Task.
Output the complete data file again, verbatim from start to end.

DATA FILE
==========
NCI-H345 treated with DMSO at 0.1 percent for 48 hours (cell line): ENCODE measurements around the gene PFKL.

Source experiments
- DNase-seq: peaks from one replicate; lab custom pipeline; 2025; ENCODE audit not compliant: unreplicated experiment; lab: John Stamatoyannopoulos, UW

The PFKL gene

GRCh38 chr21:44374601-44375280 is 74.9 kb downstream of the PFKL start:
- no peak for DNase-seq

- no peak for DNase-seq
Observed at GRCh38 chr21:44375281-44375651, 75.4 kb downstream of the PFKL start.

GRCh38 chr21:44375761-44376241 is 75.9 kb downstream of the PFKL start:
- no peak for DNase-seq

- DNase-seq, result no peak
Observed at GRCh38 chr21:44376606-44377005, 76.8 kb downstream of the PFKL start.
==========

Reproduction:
NCI-H345 treated with DMSO at 0.1 percent for 48 hours (cell line): ENCODE measurements around the gene PFKL.

Source experiments
- DNase-seq: peaks from one replicate; lab custom pipeline; 2025; ENCODE audit not compliant: unreplicated experiment; lab: John Stamatoyannopoulos, UW

The PFKL gene

GRCh38 chr21:44374601-44375280 is 74.9 kb downstream of the PFKL start:
- no peak for DNase-seq

- no peak for DNase-seq
Observed at GRCh38 chr21:44375281-44375651, 75.4 kb downstream of the PFKL start.

GRCh38 chr21:44375761-44376241 is 75.9 kb downstream of the PFKL start:
- no peak for DNase-seq

- DNase-seq, result no peak
Observed at GRCh38 chr21:44376606-44377005, 76.8 kb downstream of the PFKL start.